Girardi permitted to meet Devil Rays
Discussions to follow bench coach's talks with Marlins
NEW YORK -- Joe Girardi appears to be one of the hottest candidates for some vacant managerial jobs around the Majors, as the Devil Rays became the second team in three days to receive permission to speak with the Yankees' bench coach on Saturday.
Girardi met with Marlins owner Jeffrey Loria for approximately 90 minutes on Thursday at Loria's Manhattan office. The two plan to meet again next week, along with Florida general manager Larry Beinfest.
It is unknown when Girardi may meet with the Devil Rays, who bought out the final year of Lou Piniella's contract in September.
"They've got a lot of talent -- and young talent," Girardi said of the Rays. "They've got a lot of speed; they've got some good young pitchers, players that are hungry. They haven't experienced the playoffs, a lot of those guys, and that makes players really hungry."
Girardi saw plenty of the Devil Rays this season, as Tampa Bay won 11 of its 19 meetings against New York during the regular season. The 40-year-old said he would definitely be interested in the job.
"They're a pain the neck to play against, I can tell you that," Girardi said. "I had to do a lot of little things to win, and they have to do a lot of them."
Yankees general manager Brian Cashman backed Girardi's candidacy for a managing job, whichever team he may end up with.
"He's a real quality baseball man; he's been a big asset for us this year as our bench coach," Cashman said. "I know he hasn't had any managerial experience, but he's managed the game behind the plate for so many years, and that, I think, makes up for a lot.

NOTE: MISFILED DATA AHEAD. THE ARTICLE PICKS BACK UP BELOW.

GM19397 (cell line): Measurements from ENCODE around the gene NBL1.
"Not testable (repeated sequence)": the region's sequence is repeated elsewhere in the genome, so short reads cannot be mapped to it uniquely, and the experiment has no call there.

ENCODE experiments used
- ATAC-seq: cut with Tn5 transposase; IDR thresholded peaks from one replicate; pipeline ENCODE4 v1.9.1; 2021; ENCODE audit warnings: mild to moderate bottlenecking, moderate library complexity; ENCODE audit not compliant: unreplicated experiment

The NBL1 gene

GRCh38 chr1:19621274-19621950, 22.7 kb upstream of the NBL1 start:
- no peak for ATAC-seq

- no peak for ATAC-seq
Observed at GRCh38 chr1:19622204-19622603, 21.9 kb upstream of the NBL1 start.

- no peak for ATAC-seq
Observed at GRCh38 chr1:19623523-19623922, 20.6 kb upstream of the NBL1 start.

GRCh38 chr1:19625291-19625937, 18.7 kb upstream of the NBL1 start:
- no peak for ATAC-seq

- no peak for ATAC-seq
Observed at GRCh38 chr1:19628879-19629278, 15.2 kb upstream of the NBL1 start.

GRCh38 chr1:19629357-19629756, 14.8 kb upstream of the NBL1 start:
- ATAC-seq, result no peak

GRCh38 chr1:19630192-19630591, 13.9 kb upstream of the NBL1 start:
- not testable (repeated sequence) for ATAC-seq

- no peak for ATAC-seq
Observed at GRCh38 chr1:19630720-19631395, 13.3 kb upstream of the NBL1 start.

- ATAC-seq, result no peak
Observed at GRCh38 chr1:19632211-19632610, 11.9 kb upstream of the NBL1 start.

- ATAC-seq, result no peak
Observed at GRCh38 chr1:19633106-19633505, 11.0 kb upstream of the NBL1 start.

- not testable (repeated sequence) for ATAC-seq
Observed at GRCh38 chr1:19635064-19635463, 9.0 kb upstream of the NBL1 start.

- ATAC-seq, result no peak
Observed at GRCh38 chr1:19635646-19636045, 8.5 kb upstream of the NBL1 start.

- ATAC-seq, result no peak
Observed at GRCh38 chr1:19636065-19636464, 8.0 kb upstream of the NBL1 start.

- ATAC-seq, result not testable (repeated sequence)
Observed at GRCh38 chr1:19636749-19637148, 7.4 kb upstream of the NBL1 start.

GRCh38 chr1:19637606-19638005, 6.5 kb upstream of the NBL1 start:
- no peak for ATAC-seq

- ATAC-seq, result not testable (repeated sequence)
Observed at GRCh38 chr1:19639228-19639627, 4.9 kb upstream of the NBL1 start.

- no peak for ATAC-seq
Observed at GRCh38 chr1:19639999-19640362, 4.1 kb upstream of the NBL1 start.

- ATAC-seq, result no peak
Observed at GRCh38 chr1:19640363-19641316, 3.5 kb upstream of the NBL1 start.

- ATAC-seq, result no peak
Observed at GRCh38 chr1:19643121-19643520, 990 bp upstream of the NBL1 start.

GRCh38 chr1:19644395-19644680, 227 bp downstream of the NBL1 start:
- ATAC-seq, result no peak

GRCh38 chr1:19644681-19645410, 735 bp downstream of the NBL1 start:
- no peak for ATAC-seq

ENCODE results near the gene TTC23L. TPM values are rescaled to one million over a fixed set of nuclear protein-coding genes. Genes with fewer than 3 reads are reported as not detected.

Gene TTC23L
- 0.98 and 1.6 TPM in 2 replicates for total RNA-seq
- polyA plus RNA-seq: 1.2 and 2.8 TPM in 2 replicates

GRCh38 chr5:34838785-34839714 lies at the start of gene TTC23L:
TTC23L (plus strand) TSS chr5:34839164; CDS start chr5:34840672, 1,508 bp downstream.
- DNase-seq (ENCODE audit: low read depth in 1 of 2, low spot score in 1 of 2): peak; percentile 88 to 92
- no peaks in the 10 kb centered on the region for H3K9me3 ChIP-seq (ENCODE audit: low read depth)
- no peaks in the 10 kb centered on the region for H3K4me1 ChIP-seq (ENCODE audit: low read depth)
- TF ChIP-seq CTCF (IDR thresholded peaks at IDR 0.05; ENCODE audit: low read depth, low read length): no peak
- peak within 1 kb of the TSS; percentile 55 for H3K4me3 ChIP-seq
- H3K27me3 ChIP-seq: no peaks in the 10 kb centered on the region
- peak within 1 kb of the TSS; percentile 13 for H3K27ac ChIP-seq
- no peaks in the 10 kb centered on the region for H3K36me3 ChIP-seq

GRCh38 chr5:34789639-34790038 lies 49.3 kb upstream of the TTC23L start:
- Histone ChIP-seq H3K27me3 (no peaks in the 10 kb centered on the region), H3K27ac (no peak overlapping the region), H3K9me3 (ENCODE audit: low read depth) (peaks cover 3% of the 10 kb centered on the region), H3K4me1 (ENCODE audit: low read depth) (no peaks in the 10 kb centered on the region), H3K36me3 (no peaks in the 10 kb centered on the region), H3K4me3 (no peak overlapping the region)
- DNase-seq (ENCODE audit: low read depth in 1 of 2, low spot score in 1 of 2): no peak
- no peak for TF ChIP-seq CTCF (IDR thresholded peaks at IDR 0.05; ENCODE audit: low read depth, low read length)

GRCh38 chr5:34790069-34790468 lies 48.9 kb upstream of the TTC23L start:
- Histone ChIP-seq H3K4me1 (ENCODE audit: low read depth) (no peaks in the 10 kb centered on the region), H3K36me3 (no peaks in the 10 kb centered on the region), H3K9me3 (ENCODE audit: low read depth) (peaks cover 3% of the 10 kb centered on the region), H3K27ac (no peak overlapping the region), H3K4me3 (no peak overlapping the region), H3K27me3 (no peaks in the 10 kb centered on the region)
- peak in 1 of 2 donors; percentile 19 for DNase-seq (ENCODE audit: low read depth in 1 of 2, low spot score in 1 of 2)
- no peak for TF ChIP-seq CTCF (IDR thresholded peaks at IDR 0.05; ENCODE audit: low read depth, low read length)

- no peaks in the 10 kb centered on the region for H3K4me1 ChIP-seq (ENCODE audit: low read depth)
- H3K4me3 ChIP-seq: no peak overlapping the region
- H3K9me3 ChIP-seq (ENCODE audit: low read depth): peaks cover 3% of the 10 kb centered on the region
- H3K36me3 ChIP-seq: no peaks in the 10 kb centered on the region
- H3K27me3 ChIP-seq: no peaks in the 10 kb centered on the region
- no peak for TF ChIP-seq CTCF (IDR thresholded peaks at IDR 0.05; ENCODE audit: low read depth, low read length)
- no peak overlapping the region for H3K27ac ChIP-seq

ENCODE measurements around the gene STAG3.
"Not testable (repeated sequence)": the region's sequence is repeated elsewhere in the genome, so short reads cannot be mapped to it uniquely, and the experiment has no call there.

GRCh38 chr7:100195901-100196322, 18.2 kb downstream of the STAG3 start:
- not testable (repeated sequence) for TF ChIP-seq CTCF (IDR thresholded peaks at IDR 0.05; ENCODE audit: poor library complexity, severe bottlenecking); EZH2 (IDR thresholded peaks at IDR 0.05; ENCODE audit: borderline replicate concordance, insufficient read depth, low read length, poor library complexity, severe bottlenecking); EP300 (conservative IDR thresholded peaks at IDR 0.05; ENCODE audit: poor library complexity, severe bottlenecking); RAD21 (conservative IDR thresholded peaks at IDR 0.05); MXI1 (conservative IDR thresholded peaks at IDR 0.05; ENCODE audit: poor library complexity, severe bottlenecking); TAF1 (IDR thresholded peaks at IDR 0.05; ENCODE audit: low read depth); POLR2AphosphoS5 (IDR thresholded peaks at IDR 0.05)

"I'm not surprised that anybody wants to call and talk to us about him, because he's a very good baseball person, without question."
Girardi is in his first season as the Yankees' bench coach, having spent the 2004 season as a broadcaster for the YES Network after his 2003 retirement.
Should Girardi wind up with Tampa Bay, he would face an uphill challenge, to say the least. With 19 games each year against the Yankees and Red Sox, not to mention respectable teams in Toronto and Baltimore, the Rays would have their work cut out for them in order to escape the basement for just the second time in nine years.
"It would be great," Girardi said. "You're playing a great team every night."
Tampa Bay will interview coaches Tom Foley, Billy Hatcher and John McLaren and Triple-A Durham manager Bill Evers on Tuesday.
There is one more appealing thing about the Rays job for Girardi: Don Zimmer.
Zimmer, who coached or managed Girardi as a player in Chicago, Colorado and New York, is currently a senior advisor for the Devil Rays. Zimmer is signed for one more year, and Girardi said he would want the 74-year-old to be involved with the team.
"I'd want him around if I would be there," Girardi said.
Mark Feinsand is a reporter for MLB.com. This story was not subject to the approval of Major League Baseball or its clubs.